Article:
A year later, student Jennifer Ringley installed a webcam in her dorm, giving viewers a regularly updated window into her life on the JenniCam. Usually mundane, but not shying away from appearing nude or having sex, Ringley attracted an estimated three to four million viewers, some of whom were paid subscribers. But on 31 December 2003 Ringley shut her site down to lead a quieter life, out of the public eye.
Cambridge University's coffee machine is also living a more private life these days, but you can read more on its history at www.cl.cam.ac.uk/coffee/coffee.html.
6. Danni's Hard Drive
So the early 90s were an innocent time, but that all changed when, in the spring of 1995, model Danni Ashe created Danni's Hard Drive. Ashe started out in newsgroups after hearing her pictures were being posted there and soon after that she hired some programmers to build her site.
Not satisfied with the result, Ashe studied HTML and built her own site, which she ran single-handedly for over a year before bringing in extra staff. Ashe went on to become the Guinness World Record holder of the title 'Most downloaded woman on the Internet', in December 2000, when it was confirmed that her image had been downloaded over a billion times.
It wasn't just photos that we'd be downloading, though. In 1998, along came MP3.com, without which there would have been no Napster, and no iTunes. MP3.com was to popularise the MP3 format of digital music, offering downloads of unsigned bands, which people would have downloaded and transferred to their iPods, had the iPod actually been around at the time.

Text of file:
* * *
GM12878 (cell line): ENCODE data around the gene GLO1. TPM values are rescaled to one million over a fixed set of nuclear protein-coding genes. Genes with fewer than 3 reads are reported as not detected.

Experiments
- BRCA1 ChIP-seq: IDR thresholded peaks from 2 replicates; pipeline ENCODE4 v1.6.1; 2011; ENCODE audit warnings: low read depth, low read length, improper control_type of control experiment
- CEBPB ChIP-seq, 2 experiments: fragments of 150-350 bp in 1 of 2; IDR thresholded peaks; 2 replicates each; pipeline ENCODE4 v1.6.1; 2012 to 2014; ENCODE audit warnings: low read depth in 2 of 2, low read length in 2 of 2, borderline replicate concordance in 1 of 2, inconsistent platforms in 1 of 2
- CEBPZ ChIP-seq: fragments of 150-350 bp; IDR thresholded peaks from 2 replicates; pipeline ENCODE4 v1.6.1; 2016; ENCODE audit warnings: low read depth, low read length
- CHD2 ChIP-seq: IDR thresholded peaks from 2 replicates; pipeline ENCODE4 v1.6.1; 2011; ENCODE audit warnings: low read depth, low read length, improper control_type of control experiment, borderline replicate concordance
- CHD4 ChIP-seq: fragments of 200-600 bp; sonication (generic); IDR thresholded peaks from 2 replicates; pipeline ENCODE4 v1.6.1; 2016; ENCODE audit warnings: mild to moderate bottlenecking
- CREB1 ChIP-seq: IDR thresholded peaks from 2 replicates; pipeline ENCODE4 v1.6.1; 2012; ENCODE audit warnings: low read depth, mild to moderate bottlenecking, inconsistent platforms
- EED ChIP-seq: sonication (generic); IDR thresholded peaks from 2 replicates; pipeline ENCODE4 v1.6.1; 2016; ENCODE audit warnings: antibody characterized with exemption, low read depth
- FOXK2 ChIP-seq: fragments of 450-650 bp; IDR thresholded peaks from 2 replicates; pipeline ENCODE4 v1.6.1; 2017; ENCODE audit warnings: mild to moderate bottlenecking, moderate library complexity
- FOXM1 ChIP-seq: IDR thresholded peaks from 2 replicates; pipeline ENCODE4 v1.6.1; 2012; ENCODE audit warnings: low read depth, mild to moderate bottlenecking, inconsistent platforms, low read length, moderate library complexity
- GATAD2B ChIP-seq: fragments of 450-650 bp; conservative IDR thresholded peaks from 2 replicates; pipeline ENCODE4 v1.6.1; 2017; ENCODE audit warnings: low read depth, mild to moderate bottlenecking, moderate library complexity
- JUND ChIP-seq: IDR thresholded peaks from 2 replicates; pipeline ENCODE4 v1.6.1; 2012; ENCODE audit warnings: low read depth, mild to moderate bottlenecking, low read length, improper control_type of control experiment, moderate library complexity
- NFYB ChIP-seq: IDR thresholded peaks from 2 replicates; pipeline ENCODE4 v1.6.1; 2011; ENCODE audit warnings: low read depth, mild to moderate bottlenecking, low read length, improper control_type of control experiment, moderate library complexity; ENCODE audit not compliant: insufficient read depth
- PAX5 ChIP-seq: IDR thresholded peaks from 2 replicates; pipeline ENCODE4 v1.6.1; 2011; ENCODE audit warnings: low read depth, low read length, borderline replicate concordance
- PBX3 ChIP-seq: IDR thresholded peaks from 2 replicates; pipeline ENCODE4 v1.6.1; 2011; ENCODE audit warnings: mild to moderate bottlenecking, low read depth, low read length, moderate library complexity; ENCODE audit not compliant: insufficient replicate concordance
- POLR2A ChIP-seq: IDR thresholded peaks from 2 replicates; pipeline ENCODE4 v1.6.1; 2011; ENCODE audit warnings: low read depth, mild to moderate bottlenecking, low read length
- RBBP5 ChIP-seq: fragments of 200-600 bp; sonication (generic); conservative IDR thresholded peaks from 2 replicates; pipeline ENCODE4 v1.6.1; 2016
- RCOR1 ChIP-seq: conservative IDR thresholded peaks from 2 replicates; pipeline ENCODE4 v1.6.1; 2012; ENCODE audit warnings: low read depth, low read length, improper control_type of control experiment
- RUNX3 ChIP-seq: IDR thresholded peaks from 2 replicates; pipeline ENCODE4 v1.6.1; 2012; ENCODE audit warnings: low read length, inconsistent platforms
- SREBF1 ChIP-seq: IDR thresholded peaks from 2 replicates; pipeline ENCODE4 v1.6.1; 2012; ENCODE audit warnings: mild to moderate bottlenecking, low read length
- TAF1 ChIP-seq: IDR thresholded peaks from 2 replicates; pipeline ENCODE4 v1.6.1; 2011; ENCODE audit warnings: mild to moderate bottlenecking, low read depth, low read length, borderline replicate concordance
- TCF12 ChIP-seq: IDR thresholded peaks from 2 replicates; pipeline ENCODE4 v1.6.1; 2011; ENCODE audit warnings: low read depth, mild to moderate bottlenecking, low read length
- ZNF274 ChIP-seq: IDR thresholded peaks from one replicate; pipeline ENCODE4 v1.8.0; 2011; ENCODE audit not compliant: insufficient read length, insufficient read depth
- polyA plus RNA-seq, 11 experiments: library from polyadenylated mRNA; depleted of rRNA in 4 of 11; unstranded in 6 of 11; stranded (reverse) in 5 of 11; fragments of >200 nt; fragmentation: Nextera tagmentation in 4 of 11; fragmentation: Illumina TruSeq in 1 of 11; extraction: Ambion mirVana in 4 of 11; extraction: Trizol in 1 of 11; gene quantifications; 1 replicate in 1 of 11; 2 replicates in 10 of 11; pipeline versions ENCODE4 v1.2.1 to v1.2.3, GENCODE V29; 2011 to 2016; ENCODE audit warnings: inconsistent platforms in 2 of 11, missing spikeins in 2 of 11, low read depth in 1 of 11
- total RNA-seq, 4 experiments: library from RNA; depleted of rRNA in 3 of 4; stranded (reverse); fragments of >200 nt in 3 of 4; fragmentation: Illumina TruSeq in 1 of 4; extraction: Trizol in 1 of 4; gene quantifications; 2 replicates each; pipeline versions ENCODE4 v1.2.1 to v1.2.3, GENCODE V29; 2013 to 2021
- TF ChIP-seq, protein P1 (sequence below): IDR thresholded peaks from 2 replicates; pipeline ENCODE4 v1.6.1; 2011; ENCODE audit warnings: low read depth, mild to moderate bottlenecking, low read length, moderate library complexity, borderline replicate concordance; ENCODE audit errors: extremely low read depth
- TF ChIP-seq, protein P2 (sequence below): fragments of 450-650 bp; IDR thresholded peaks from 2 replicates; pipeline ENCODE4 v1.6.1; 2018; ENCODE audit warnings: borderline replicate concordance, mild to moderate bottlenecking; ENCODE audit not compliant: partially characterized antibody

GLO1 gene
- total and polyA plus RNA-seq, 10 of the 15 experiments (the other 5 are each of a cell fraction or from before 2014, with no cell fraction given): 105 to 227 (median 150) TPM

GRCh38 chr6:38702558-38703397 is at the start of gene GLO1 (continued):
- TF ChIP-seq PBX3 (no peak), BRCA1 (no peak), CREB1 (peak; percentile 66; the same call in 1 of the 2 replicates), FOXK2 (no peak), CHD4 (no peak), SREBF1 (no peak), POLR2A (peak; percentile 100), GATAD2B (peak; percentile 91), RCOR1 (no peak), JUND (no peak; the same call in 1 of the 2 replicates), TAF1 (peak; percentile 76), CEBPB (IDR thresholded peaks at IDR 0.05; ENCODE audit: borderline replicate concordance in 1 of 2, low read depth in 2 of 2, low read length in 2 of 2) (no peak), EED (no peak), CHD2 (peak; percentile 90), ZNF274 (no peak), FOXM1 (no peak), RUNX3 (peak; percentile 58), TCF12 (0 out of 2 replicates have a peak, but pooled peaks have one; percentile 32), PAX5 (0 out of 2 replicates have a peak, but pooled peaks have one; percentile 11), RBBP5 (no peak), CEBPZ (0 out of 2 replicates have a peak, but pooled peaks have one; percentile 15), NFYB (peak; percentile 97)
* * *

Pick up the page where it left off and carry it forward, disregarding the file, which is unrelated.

"I remember downloading my first few MP3s from MP3.com while ripping my own CDs. It took something like eight hours to rip and encode a single CD," says Slashdot's Rob Malda. "A year or two later, tiny devices like the Rio paved the way for the iPod. I can't tell you how powerful it felt to browse what felt like an infinite number of songs."
In September 1995, programmer Pierre Omidyar founded AuctionWeb, later renamed eBay. It's been responsible for turning stay-at-home mums into successful businesswoman, and lists Damon Albarn, Gordon Ramsay and Meg Matthews among its sellers. It's also known for a decommissioned nuclear bunker and the image of the Virgin Mary in a decade-old toasted cheese sandwich.
Brian Groth, product manager for Windows Live at Microsoft is a fan: "Not many sites can claim to have created and ridden their own zeitgeist, but eBay did – and it still is! Its simplicity is its genius and the feedback system is a shining example of how seamlessly self-regulating internet communities can work. A further testament to its success is that it's the only website on this list that's created a viable new career choice – the professional eBay trader." eBay was ahead of its time, adds Wikipedia's Jimmy Wales. "It really was Web 2.0 before Web 2.0 was cool. eBay is all about having ordinary people contributing the vast majority of what's going on at the website."